American Oystercatcher
(Haematopus palliatus)


Picture of bird
© John Reaume
For additional photos and vocalizations, visit Dendroica. (Link opens in a new window.)

The American Oystercatcher is very rare in Canada, though it may have bred as far north as Labrador at one time. It was first recorded breeding on Cape Sable Island, Nova Scotia, in 1997, and up to 4 pairs have nested there in subsequent years. The population in Canada remains small, but limited information precludes the assessment of this species’ population status relative to 1970.


Main designations for the species
DesignationStatusDateSubspecies, population
IUCN (Global)Least concern2018 
Partners in Flight (North America)Watch list - yellow R2017 
Wild Species (Canada)Critically imperiled2015 
State of North America’s BirdsWatch list2016 

Population status

Geographic area or populationPopulation change relative to ~1970ReliabilityStatus in relation to goal
CanadaData DeficientData DeficientData Deficient

Population estimate

Geographic area or populationPopulation estimate
Canada< 50 adults (includes birds breeding and migrating within Canada)

Distribution maps


Migration strategy, occurrence

Short-distance migrant

Responsibility for conservation

Geographic areaResponsibility based on % of global population
CanadaVery Low

Conservation and management

All American Oystercatchers in Canada are expected to originate from the population along the Atlantic Coast of the United States. Although this population has expanded its range since about 1970 and is increasing in abundance in some areas, the population remains small, is declining in the core of its range, and continues to face significant threats from habitat loss due to coastal development (Clay et al. 2010). It appears that Virginia, North Carolina, and South Carolina are key breeding and wintering areas. Main threats include cascading effects from coastal development: habitat loss, increased human disturbance associated with increased development, and increased predation pressure as a result of human activities (American Oystercatcher Working Group et al. 2012). Reduced food availability and climate change have also been cited as potential threats for the species (American Oystercatcher Working Group et al. 2012).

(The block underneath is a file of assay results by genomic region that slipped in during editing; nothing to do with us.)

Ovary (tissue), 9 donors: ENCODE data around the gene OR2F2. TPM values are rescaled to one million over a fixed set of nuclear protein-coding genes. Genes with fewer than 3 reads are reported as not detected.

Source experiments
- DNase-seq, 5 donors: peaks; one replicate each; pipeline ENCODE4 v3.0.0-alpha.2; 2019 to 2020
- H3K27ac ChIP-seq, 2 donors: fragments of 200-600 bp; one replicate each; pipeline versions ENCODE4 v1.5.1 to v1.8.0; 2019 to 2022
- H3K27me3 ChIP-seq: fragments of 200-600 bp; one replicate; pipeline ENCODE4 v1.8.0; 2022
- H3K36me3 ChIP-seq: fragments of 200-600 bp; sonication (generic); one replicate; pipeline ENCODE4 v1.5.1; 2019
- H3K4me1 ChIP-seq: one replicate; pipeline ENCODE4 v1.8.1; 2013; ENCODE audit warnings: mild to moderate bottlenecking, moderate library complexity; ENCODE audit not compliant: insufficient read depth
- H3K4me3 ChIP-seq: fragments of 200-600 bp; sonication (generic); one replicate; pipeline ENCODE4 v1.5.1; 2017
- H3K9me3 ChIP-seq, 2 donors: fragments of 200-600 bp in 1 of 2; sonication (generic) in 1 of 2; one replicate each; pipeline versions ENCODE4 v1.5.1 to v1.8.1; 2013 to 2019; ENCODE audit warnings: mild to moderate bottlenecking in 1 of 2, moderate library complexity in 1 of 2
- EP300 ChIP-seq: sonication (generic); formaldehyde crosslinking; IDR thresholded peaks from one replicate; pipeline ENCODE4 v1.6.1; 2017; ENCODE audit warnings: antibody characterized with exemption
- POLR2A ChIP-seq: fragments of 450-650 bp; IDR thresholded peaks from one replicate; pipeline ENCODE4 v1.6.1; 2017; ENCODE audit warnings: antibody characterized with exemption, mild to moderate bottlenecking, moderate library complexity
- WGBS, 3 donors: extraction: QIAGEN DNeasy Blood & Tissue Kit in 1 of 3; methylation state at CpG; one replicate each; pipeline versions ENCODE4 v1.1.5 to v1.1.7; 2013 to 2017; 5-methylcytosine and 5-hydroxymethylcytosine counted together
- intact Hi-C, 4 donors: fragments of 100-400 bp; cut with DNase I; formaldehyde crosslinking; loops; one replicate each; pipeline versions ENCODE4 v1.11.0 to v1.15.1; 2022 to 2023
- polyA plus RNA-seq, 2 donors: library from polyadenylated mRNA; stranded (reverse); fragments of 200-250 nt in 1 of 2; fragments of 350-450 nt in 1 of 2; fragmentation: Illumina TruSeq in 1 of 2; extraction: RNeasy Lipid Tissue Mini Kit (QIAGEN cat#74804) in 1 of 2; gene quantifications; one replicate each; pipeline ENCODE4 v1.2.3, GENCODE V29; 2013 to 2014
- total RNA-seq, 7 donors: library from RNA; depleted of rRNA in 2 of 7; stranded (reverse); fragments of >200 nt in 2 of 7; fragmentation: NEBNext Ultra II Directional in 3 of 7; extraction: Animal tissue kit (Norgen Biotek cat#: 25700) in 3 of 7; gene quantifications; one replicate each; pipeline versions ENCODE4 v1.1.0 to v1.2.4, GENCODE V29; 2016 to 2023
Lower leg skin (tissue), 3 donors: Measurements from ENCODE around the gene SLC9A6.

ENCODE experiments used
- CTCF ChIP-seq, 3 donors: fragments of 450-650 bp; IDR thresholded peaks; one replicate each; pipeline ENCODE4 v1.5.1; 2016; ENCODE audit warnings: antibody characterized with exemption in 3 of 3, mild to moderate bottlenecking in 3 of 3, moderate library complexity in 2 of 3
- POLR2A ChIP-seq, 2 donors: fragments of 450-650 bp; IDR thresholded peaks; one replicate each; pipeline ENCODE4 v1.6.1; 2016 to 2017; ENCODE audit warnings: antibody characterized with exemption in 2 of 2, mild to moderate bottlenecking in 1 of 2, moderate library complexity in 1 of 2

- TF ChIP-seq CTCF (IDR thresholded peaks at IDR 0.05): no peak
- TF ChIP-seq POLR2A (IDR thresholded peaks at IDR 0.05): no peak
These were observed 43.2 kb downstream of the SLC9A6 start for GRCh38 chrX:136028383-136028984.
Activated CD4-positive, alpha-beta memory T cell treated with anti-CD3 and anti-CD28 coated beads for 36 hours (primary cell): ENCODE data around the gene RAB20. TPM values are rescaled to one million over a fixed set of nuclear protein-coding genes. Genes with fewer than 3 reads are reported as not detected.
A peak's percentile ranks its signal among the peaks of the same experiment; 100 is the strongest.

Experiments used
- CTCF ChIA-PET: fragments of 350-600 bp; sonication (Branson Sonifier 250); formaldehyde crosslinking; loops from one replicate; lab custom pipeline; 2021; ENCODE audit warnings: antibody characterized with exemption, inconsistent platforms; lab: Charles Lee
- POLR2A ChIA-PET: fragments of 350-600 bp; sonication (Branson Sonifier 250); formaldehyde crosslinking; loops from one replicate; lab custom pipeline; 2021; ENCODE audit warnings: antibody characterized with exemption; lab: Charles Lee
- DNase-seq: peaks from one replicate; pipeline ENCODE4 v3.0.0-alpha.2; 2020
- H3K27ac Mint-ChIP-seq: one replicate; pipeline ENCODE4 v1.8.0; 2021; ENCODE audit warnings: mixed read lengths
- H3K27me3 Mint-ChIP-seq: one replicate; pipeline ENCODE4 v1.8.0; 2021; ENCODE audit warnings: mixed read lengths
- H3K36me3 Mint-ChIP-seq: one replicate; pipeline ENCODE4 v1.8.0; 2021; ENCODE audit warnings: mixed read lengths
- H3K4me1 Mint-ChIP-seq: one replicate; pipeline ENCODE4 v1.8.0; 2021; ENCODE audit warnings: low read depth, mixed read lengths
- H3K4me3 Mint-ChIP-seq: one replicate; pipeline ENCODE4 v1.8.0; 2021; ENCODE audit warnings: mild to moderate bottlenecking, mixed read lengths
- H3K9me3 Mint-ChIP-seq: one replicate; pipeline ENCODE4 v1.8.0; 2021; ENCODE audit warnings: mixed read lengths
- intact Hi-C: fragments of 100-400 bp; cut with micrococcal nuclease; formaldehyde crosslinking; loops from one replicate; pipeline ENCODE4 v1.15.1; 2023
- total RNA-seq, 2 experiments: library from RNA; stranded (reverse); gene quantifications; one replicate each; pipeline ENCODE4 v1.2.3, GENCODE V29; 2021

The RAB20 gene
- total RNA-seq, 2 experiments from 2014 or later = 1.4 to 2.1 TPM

Bird conservation region strategies

Environment and Climate Change Canada and partners have developed Bird Conservation Region Strategies in each of Canada’s Bird Conservation Regions (BCRs). In these strategies, selected species are identified as priorities for one or more of the following reasons:

  • conservation concerns (i.e., species vulnerable due to population size, distribution, population trend, abundance, or threats)
  • stewardship responsibilities (i.e., species that typify the regional avifauna or have a large proportion of their range or population in the sub-region)
  • management concerns (i.e., species that require ongoing management because of their socio-economic importance as game species, or because of their impacts on other species or habitats)
  • other concerns (i.e., species deemed a priority by regional experts for other reasons than those listed above or because they are listed as species at risk or concern at the provincial level)

Select any of the sub-regions below to view the BCR strategy for additional details.

BCRs, marine biogeographic units, and sub-regions in which the species is listed as a priority
RegionSub-region and priority type